Paul hat ein bisschen im Garten gesessen

Paul s’est un petit peu assis dans le jardin

‘Paul sat in the garden a little while’

(Maienborn, 2005, ex. 37b)

b.

*Nach ihrer 5. Heirat hieß Liz ein bisschen Burton

Après son 5ème mariage, Liz a été appelée un petit peu Burton

‘After her 5th marriage, Liz was-named Burton a little bit’

c.

Carol ähnelte ein bisschen ihrer Großmutter

Carole ressemblait un petit peu à sa grand-mère

‘Carol resembled her grandmother a little bit’

(Maienborn, 2005, ex. 39a-c)

For the study of verbs in French VN compounds, I will use these tests to identify the type of stative verb that this morphological process selects.

4. Type of stative verbs selected by French VN compounds

This section aims at showing how VN compounds clearly select certain specific types of stative verbs.

The aspectual value of a VN’s base-verb is related both to the relation between the verb and the noun, and to the denotation of the compound itself. This is particularly noticeable for ambiguous verbs. Thus, a base-verb of VN compounding may have a different aspectual value depending on the N to which it is associated and to the denotation of the compound. For example, the verb cacher ‘hide’ in cache-tampon ‘hide the thimble’ (lit. hide-pad) corresponds to the dynamic and agentive construction of the verb, in connection with the event interpretation of the compound that denotes a game where someone hides a pad. However, the verb cacher ‘hide’ in cache-cœur ‘wrap-over top’ (lit. hide-heart) corresponds to the stative construction of the verb, in that the compound denotes an object that cannot dynamically hide a heart.

4.1. Result 1: The scarcity of unambiguous stative verbs

As a first result of the study, we can argue that VN compounding rarely selects unambiguous stative verbs, that is to say, stative verbs which express a stative reading only.

So, subject-experiencer verbs (as, for example, those in (27)) that are typically classified as pure stative verbs (see Grimshaw, 1990; Pustejovsky, 1991; Tenny, 1994; Rothmayr, 2009; Barque et al., 2012; but not Huyghe & Junet, 2010, § 2, who showed that some of them are ambiguous in French) are not selected by French VN compounding.

(27)

admirer ‘admire’, adorer ‘adore’, appréhender ‘dread’, connaître ‘know’, craindre ‘to be afraid of, fear’, croire ‘believe’, comprendrecomprehend’, désirer ‘desire’, detester ‘hate’, envierenvy’, espérer ‘hope’, haïr ‘hate’, mépriser ‘despise’, posséder ‘own’, regretter ‘regret’, respecter ‘respect’, savoir ‘know’ (Rothmayr, 2009, p. 109; Huyghe & Junet, 2010, § 2; Barque et al., 2012, p. 23)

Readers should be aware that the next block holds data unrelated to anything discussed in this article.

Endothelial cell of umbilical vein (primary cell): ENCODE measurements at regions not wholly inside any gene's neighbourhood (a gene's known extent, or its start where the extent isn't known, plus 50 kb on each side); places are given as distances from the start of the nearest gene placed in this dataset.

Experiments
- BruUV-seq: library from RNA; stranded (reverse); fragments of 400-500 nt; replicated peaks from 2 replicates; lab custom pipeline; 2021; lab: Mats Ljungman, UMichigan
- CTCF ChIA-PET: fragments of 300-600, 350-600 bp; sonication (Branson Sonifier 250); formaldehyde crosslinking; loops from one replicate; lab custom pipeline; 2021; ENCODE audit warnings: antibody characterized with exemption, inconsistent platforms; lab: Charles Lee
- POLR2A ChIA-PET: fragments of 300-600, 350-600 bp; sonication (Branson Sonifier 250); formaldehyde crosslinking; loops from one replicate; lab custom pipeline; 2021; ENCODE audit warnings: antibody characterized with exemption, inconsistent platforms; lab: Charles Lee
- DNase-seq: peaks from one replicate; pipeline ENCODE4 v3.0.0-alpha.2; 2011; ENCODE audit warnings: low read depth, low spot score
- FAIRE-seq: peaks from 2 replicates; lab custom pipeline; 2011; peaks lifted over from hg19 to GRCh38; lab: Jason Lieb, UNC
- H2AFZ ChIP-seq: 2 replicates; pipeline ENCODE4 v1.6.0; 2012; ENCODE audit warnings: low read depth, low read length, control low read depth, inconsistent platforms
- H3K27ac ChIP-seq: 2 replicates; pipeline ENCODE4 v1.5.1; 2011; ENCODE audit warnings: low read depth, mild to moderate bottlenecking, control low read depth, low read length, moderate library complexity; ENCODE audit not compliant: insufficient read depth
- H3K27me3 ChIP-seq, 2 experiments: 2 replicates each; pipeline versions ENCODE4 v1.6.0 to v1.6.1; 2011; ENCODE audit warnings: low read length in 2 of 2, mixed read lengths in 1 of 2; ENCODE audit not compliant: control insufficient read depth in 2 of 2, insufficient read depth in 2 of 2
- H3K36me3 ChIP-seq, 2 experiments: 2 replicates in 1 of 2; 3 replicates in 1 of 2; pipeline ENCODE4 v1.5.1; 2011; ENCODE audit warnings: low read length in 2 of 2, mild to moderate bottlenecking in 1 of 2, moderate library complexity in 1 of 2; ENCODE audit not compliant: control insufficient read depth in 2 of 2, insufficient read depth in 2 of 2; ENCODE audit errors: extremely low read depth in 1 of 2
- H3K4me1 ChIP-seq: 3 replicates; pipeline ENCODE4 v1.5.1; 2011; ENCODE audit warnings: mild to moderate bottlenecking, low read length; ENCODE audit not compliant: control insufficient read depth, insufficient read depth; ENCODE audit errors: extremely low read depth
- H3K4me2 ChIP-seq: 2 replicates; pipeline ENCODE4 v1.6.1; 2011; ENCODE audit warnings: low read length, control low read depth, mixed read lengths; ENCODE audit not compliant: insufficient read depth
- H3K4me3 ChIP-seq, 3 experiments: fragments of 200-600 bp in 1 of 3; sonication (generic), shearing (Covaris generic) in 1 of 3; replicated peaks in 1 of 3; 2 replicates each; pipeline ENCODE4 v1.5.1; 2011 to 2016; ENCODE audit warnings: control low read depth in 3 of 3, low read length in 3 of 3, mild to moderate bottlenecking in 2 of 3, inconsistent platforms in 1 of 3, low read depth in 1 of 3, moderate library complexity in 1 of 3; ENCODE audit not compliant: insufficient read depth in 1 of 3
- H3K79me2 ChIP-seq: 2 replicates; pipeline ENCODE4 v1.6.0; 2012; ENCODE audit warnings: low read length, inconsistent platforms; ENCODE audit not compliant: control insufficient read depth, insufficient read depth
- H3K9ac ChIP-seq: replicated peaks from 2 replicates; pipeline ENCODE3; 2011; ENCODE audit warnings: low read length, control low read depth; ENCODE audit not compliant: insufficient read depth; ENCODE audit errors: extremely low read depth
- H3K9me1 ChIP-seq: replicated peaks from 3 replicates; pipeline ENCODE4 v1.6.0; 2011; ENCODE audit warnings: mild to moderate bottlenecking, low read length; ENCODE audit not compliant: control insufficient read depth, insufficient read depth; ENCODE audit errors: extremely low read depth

In the corpus, only one VN compound based on subject experiencer verb (see 28) was found, but this verb, souffrir ‘suffer’ is not productive in VN compounding and has not given rise to other VNs.

(28)

souffre-douleur ‘whipping boy’ (lit. suffer-pain)

The same is observed with object-experiencer verbs, also good candidates for the class of pure statives, but poor candidates for VN compounds, which are not formed on these bases (29).

(29)

attirer ‘appeal to’, décourager ‘discourage’, déranger ‘bother’, effrayer ‘frighten’, dérouter ‘puzzle’, inquiéter ‘worry’, intéresser ‘interest’, obséder ‘obsess’, puer ‘stink’, tenter ‘tempt’ (Rothmayr, 2009, p. 124; Barque et al., 2012, p. 23)

Here again, the corpus contains a VN compound based on stative object-experiencer verb, amuser ‘amuse’ (30):

(30)

amuse-gueule ‘appetizer’ (lit. amuse-mouth)

However, not only is it not productive (only one VN formed), but this psychological verb, is also, after all, not an unambiguous stative verb and can have either an eventive construction, which is agentive (31a), or a causative construction which is generally classified as stative aspectually (31b) (see, for French: Gross, 1975, p. 31; Huyghe & Jugnet, 2010, § 2.3; Barque et al., 2012, p. 24; and for other languages: Alexiadou, 2011; and Anagnostopoulou, 1999, for Greek; Arad, 2002 and Pylkkänen, 2000 for English).

(31)

a.

Agentive construction

Ce que fait Sophie, c’est amuser les enfants

‘What Sophie does is to amuse the children’

b.

Stative construction

Cette situation amuse Marion

‘This situation amuses Marion’

(Huyghe & Jugnet, 2010, § 2.3)

The VN, amuse-gueule ‘appetizer’ (lit. amuse-mouth), selects the stative construction, which corresponds to a Kimian-State (32):

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L’amuse-gueule au saumon a beaucoup amusé notre invité. = subinterval property

‘The appetizer with salmon amused a lot our guest'

*L’amuse-gueule au saumon amusait beaucoup notre invité et cela s’est passé pendant…

‘The appetizer with salmon amused a lot our guest and it happened during…’

*L’amuse-gueule au saumon a arrêté d’amuser notre invité.

‘The appetizer with salmon stopped amusing our guest’

*L’amuse-gueule au saumon amuse lentement/peu à peu/notre invité.

‘The appetizer with salmon slowly amuses/little by little/our guest’

*J’ai vu l’amuse-gueule au saumon amuser notre invité.

‘I saw the appetizer with salmon amusing our guest’

*L’amuse-gueule au saumon amuse tranquillement notre invité.

‘The appetizer with salmon quietly amuses our guest’

*L’amuse-gueule au saumon amuse notre invité dans le salon.

‘The appetizer with salmon amuses our guests in the living room’

L’amuse-gueule au saumon amuse un petit peu notre invité. = degree reading but *time span reading

‘The appetizer with salmon amuses our guest a bit’